Aedes species of mosquitoes is an invasive day feeder that bites many people in a row, transferring viruses among humans.
There have also been reports of the virus being transmitted from mother to fetus before the baby is born, to baby during childbirth, through sexual contact, and from blood transfusions.
Zika Virus Disease
Approximately 1 in 5 people (20%) who become infected with the Zika virus will experience mild flu-like symptoms, which can include fever, itchy rashes, muscle, and joint aches, headaches, fatigue, and conjunctivitis (red, irritated eyes).
The symptoms typically appear within a week (2 to 7 days) after infection and last up to around a week.
The greatest concern regarding Zika virus disease is the infection’s suspected link to a serious condition called microcephaly (abnormally small skull) in babies born to women who have contracted Zika virus disease during pregnancy.
There have also been reports of Guillain-Barre syndrome following Zika virus infection. Guillain-Barre is a condition where the body’s immune system attacks the nerves, causing muscle weakness and possibly paralysis.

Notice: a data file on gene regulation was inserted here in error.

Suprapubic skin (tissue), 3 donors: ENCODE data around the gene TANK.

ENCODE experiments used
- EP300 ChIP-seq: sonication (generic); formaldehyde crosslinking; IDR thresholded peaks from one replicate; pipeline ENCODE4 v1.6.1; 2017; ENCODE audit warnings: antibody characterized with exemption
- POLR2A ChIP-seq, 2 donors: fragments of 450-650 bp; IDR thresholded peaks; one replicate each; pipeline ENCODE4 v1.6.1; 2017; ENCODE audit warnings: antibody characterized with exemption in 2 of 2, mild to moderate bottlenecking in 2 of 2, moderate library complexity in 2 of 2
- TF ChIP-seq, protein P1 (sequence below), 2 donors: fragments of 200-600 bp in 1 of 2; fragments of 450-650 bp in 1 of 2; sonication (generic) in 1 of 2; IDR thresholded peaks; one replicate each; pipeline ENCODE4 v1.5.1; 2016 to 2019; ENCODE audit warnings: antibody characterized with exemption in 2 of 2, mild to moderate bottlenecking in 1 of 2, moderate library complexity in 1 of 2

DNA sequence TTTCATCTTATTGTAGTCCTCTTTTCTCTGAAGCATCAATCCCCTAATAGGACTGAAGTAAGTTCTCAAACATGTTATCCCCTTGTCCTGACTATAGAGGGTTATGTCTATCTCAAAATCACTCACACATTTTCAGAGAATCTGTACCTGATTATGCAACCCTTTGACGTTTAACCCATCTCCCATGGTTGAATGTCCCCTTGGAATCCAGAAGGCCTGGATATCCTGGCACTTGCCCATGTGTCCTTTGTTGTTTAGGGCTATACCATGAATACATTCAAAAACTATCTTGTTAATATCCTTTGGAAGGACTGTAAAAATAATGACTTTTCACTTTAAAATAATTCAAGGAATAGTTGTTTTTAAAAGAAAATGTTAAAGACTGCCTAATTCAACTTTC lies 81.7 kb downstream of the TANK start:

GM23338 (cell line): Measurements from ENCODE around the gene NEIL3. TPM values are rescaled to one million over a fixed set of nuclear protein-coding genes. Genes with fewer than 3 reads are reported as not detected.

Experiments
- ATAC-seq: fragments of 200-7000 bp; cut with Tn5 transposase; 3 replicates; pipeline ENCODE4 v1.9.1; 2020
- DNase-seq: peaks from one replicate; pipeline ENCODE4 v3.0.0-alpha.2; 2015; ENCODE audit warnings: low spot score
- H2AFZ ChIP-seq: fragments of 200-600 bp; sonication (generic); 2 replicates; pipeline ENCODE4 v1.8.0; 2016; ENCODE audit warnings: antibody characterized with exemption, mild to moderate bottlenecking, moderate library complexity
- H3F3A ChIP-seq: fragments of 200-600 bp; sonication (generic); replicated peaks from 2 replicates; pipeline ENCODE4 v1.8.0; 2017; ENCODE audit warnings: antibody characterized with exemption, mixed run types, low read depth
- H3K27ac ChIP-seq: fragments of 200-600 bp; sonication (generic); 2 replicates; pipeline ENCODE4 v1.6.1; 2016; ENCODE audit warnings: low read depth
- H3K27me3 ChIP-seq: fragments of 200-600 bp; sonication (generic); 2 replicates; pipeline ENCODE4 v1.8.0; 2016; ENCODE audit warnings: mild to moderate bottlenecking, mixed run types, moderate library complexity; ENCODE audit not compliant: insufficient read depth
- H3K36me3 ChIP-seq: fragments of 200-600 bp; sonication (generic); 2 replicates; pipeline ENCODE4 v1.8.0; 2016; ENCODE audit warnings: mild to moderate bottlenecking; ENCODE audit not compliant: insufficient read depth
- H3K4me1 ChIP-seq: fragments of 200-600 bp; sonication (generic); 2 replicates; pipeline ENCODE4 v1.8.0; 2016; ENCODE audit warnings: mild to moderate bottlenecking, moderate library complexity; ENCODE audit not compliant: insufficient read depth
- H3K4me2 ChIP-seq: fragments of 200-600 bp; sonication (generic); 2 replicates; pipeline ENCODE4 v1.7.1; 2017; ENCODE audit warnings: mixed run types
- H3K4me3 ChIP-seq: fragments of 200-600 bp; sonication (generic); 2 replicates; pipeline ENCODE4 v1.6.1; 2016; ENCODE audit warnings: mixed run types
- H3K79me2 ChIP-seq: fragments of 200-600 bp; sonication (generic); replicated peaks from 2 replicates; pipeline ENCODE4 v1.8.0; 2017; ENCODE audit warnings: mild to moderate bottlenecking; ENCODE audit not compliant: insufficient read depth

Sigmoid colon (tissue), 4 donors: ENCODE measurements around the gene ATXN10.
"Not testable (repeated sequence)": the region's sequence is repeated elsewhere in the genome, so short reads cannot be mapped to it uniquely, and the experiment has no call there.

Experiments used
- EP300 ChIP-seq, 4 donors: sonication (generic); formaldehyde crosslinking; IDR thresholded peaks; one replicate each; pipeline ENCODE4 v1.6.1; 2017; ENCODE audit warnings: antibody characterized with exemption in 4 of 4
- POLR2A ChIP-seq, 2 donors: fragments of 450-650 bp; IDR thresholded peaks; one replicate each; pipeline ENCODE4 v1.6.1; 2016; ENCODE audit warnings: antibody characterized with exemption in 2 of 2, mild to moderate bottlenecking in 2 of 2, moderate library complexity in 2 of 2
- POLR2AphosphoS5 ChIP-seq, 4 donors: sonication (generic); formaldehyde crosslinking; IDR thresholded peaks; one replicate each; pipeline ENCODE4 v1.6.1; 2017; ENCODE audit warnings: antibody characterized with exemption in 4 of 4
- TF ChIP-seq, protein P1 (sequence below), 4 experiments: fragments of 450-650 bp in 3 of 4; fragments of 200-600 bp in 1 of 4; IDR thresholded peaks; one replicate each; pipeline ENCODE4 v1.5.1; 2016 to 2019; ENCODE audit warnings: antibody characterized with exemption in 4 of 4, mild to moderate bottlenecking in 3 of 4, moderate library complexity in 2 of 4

It’s not known exactly what causes Guillain-Barre, though some viruses have been reported to trigger it.
Zika virus disease is diagnosed through a blood test. It is recommended that certain people see a physician or go to a clinic if they are at risk of infection:
- Individuals who have recently traveled to areas where the outbreak has been reported and who are experiencing flu-like symptoms should speak to a healthcare provider. This is to rule out other serious infections, such as malaria.
- Women who are pregnant or who are planning to become pregnant and who have recently traveled to high-risk areas should check with their prenatal care team for more information about the risks associated with Zika infection.